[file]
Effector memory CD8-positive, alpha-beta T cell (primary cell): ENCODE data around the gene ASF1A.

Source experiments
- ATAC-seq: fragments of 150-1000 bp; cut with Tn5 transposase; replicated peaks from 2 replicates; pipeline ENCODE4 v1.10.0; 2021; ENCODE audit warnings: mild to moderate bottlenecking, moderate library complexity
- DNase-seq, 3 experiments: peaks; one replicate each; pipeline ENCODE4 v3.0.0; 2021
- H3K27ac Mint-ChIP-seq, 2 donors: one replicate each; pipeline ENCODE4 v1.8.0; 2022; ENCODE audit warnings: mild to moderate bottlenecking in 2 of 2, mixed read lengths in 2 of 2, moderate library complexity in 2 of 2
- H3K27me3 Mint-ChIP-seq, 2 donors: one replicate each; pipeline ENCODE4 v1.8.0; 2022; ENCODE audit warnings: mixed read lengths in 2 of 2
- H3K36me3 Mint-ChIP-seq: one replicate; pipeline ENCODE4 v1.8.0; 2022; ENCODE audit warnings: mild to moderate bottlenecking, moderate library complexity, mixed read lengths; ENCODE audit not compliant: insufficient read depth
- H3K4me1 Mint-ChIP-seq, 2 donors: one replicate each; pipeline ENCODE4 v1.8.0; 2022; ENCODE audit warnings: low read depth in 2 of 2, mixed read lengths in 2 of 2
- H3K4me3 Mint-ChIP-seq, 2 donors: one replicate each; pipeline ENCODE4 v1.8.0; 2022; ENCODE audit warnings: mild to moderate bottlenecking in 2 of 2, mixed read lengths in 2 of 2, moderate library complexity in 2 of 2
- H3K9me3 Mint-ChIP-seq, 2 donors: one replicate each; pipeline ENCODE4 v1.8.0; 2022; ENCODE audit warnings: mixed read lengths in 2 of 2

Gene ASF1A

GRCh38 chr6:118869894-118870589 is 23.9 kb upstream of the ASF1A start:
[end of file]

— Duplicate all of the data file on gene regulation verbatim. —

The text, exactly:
Effector memory CD8-positive, alpha-beta T cell (primary cell): ENCODE data around the gene ASF1A.

Source experiments
- ATAC-seq: fragments of 150-1000 bp; cut with Tn5 transposase; replicated peaks from 2 replicates; pipeline ENCODE4 v1.10.0; 2021; ENCODE audit warnings: mild to moderate bottlenecking, moderate library complexity
- DNase-seq, 3 experiments: peaks; one replicate each; pipeline ENCODE4 v3.0.0; 2021
- H3K27ac Mint-ChIP-seq, 2 donors: one replicate each; pipeline ENCODE4 v1.8.0; 2022; ENCODE audit warnings: mild to moderate bottlenecking in 2 of 2, mixed read lengths in 2 of 2, moderate library complexity in 2 of 2
- H3K27me3 Mint-ChIP-seq, 2 donors: one replicate each; pipeline ENCODE4 v1.8.0; 2022; ENCODE audit warnings: mixed read lengths in 2 of 2
- H3K36me3 Mint-ChIP-seq: one replicate; pipeline ENCODE4 v1.8.0; 2022; ENCODE audit warnings: mild to moderate bottlenecking, moderate library complexity, mixed read lengths; ENCODE audit not compliant: insufficient read depth
- H3K4me1 Mint-ChIP-seq, 2 donors: one replicate each; pipeline ENCODE4 v1.8.0; 2022; ENCODE audit warnings: low read depth in 2 of 2, mixed read lengths in 2 of 2
- H3K4me3 Mint-ChIP-seq, 2 donors: one replicate each; pipeline ENCODE4 v1.8.0; 2022; ENCODE audit warnings: mild to moderate bottlenecking in 2 of 2, mixed read lengths in 2 of 2, moderate library complexity in 2 of 2
- H3K9me3 Mint-ChIP-seq, 2 donors: one replicate each; pipeline ENCODE4 v1.8.0; 2022; ENCODE audit warnings: mixed read lengths in 2 of 2

Gene ASF1A

GRCh38 chr6:118869894-118870589 is 23.9 kb upstream of the ASF1A start: